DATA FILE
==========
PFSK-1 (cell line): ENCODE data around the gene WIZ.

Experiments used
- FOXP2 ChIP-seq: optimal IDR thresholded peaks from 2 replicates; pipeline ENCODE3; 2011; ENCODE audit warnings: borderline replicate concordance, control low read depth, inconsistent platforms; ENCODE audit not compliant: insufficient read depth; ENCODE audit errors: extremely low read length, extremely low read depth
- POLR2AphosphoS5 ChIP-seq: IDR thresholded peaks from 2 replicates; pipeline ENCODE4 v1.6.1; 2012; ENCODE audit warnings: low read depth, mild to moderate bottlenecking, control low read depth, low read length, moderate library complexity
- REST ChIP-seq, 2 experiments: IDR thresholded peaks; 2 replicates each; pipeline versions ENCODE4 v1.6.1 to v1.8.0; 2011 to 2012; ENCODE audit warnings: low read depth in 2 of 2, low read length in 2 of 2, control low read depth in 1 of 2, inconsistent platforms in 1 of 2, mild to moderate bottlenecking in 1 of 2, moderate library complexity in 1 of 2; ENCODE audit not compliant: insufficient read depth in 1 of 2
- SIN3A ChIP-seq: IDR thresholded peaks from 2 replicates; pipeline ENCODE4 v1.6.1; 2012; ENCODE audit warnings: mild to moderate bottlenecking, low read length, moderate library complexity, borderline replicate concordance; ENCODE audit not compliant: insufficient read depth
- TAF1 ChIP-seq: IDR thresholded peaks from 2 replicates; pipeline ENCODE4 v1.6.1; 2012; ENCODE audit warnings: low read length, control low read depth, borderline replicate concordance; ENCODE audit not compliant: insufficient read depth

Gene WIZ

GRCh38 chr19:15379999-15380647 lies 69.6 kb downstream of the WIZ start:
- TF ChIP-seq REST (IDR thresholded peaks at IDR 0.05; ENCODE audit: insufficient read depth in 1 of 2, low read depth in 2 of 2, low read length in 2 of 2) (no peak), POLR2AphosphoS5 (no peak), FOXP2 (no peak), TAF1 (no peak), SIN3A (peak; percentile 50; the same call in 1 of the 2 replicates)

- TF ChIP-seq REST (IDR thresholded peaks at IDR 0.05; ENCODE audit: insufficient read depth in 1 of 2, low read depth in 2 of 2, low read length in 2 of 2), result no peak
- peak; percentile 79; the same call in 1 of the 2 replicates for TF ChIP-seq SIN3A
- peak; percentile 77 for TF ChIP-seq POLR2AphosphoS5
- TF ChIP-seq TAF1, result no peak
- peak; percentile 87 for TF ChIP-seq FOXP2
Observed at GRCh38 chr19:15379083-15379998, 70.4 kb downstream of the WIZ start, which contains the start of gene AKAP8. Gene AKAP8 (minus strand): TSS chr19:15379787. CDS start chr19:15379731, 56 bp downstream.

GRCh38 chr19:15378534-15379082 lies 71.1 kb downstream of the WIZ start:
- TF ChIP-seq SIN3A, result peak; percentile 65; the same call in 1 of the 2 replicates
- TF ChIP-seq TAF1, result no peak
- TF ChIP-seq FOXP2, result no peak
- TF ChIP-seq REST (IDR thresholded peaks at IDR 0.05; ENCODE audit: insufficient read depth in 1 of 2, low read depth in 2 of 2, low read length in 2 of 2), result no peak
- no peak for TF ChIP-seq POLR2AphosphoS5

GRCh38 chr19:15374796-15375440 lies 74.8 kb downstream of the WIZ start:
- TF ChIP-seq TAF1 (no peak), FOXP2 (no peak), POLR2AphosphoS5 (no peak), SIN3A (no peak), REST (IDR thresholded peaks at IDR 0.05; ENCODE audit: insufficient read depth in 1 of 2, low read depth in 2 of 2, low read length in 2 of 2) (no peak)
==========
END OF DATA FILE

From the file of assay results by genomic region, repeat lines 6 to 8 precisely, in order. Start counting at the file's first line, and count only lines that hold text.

- SIN3A ChIP-seq: IDR thresholded peaks from 2 replicates; pipeline ENCODE4 v1.6.1; 2012; ENCODE audit warnings: mild to moderate bottlenecking, low read length, moderate library complexity, borderline replicate concordance; ENCODE audit not compliant: insufficient read depth
- TAF1 ChIP-seq: IDR thresholded peaks from 2 replicates; pipeline ENCODE4 v1.6.1; 2012; ENCODE audit warnings: low read length, control low read depth, borderline replicate concordance; ENCODE audit not compliant: insufficient read depth

Gene WIZ